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Thursday, Jun 30, 2011County: Broomfield
Defendant/Suspect: Marilyn Moreland
Case Updates: 2 update(s) available
Colorado Department of Agriculture officials are now revisiting a policy that allows pet care facility licensees to keep their licenses even after a misdemeanor animal cruelty conviction, CALL7 Investigators have found.
The change comes as a Broomfield pet store owner is scheduled to face felony animal cruelty charges in Jefferson County on March 27. Marilyn Moreland, who runs MJM Caviary and Rabbitry and M & M's Labradors, was arrested on aggravated felony animal cruelty counts in July after she cut the feathers and trimmed the beak of a parrot that the owner said was there only for a nail trimming, court records show.
Moreland pleaded guilty to misdemeanor animal cruelty in 2000, according to court records. But state Department of Agriculture Pet Animal Care Facilities Act officials allowed her to keep her license despite the plea.
CALL7 Investigators also found a series of violations in Moreland's PACFA file dating back to 1997, including selling dogs without a license. Moreland has repeatedly checked "no" on her license applications in the place where the state asks if she has ever pleaded guilty to animal cruelty or neglect even after her guilty plea in 2000, PACFA records show.
"I'm extremely appalled to know that she is still operating. That makes me angry," said Christel Conklin, who said Moreland mutilated her parrot, Abbie. "If had known those charges were there, Abbie wouldn't never have been there."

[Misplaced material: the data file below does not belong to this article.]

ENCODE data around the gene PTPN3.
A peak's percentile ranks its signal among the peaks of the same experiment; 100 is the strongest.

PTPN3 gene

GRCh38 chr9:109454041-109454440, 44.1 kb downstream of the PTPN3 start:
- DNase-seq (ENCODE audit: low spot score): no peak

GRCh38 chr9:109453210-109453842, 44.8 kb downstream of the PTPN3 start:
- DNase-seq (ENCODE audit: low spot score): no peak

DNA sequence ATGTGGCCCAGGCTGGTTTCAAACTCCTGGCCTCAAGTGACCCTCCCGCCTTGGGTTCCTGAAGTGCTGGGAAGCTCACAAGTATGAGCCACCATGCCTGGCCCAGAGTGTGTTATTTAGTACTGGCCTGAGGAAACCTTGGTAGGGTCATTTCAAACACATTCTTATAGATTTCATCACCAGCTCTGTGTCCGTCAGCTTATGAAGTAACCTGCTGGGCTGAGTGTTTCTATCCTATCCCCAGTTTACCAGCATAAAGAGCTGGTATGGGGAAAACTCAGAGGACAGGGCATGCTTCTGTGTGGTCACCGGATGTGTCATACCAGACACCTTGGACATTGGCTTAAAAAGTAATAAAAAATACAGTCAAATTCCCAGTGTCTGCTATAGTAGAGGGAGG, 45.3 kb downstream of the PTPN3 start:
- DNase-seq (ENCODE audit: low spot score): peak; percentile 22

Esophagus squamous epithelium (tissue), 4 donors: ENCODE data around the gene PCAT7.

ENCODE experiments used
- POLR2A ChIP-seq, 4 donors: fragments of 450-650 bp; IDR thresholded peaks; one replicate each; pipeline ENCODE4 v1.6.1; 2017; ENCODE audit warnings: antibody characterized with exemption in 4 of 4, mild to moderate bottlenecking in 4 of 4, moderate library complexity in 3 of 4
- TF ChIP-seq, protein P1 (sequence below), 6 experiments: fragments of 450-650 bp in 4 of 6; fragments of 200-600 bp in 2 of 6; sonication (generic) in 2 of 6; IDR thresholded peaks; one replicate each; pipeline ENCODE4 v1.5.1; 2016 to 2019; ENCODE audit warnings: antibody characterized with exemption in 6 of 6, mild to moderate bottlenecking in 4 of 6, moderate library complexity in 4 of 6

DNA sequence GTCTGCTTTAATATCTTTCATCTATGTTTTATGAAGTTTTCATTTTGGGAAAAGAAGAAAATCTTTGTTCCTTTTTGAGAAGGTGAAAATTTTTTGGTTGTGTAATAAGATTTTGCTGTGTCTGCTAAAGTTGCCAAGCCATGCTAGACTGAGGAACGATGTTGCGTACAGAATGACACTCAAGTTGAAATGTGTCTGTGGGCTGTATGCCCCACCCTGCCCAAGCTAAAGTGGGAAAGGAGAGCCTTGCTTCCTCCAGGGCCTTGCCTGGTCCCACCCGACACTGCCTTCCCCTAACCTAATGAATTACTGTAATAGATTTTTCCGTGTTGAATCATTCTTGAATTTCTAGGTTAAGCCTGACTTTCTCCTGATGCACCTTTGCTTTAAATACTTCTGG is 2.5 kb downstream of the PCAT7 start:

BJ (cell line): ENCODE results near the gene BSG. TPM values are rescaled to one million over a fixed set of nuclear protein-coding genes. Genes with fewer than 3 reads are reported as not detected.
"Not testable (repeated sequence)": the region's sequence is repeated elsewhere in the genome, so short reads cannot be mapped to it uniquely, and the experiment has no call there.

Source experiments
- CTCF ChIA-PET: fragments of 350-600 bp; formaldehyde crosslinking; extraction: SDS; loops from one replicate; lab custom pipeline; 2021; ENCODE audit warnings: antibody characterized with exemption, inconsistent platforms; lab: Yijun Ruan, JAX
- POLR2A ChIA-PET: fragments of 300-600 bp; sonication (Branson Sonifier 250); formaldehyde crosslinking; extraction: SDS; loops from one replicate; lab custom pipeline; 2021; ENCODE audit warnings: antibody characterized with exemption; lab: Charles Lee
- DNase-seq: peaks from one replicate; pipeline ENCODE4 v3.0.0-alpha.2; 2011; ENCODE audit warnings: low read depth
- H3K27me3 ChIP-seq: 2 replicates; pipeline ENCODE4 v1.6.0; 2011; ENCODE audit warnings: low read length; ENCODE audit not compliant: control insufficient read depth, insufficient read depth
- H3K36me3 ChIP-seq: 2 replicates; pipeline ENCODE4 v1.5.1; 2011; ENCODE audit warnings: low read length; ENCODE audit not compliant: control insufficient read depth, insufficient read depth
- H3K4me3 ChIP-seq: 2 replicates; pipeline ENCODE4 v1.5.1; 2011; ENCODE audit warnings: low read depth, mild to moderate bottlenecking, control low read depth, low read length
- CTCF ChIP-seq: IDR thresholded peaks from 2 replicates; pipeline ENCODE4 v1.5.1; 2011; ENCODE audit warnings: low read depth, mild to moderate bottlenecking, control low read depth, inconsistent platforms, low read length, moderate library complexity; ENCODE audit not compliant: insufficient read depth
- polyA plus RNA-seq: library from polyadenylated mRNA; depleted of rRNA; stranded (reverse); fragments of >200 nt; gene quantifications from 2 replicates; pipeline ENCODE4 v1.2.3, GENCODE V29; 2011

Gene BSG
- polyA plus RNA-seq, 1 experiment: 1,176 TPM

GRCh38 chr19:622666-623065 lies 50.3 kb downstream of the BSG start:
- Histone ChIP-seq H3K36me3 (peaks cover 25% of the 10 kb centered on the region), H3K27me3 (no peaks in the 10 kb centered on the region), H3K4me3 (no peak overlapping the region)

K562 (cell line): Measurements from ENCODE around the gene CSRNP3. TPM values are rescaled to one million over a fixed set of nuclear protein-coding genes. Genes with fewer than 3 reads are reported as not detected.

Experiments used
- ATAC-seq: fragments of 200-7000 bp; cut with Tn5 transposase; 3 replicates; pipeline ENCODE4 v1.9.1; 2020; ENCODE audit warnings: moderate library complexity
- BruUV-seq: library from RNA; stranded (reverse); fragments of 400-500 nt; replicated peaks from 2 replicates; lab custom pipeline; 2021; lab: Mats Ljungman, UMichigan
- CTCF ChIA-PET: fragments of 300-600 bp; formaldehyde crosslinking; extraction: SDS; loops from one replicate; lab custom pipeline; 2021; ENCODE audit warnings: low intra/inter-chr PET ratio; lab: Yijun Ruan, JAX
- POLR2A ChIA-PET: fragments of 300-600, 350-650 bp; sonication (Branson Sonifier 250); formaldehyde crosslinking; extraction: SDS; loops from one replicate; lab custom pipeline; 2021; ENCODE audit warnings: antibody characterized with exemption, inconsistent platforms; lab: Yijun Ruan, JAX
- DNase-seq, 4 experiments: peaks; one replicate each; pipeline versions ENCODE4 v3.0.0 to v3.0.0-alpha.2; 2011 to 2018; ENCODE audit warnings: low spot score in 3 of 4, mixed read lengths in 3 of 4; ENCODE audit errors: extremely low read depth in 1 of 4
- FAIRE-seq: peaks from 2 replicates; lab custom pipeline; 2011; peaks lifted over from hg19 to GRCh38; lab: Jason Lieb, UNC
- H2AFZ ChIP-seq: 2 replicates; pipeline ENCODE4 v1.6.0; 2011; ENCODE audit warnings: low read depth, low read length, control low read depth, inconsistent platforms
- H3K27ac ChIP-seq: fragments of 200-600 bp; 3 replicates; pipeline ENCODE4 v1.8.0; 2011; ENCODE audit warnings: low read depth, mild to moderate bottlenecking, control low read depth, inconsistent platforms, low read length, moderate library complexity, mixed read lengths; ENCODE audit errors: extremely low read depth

PACFA must revoke licenses if someone is convicted of a felony animal cruelty conviction but not if it is a misdemeanor conviction.
Holly Tarry, Colorado director for The Humane Society of the United States, said anyone convicted of animal cruelty is more likely to abuse animals again.
"It's clear that someone who has been convicted of criminal animal cruelty and has animal care violations within PACFA shouldn't have a license," she said. "I think the PACFA law and rules are strong and the enforcement has not been effective. I don't think we have the results we need when we're looking at inspectors bringing people into compliance."
CALL7 Investigators found that of a half dozen people allowed to keep their licenses after animal cruelty convictions, two have been found guilty again and the third, Moreland, is charged in another animal cruelty case.
State Veterinarian Keith Roehr conceded that the department might have made a mistake allowing people with cruelty convictions to keep their licenses.